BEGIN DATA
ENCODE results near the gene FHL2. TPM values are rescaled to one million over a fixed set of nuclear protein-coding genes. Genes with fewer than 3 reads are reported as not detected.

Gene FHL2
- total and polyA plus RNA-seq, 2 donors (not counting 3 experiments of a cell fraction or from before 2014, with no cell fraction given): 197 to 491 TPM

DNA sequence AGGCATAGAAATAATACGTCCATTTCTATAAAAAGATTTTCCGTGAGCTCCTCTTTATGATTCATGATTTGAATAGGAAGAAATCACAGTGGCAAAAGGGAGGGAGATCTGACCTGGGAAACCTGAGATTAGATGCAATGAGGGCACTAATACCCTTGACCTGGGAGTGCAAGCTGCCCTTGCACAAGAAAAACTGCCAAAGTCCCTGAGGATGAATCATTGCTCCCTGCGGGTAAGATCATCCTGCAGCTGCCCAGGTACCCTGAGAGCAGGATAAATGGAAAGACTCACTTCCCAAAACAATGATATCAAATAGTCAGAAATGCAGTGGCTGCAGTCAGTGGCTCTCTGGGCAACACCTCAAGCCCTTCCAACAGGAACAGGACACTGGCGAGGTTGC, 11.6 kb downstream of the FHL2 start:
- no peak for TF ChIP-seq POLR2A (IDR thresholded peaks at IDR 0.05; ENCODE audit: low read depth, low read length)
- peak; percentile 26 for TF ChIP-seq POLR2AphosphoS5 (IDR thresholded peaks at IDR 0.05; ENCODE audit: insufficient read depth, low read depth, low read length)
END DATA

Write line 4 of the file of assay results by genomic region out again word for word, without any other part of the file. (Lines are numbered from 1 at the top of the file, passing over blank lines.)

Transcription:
DNA sequence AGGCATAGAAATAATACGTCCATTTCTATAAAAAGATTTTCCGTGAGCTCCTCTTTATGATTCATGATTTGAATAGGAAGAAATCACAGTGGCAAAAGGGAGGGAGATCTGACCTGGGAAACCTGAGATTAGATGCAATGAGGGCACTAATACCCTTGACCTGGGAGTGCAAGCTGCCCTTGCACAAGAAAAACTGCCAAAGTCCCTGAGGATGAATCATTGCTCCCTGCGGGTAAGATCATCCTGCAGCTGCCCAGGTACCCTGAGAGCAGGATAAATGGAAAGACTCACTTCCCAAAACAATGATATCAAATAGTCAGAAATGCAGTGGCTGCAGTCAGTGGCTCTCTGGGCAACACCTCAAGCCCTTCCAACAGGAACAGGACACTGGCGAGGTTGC, 11.6 kb downstream of the FHL2 start: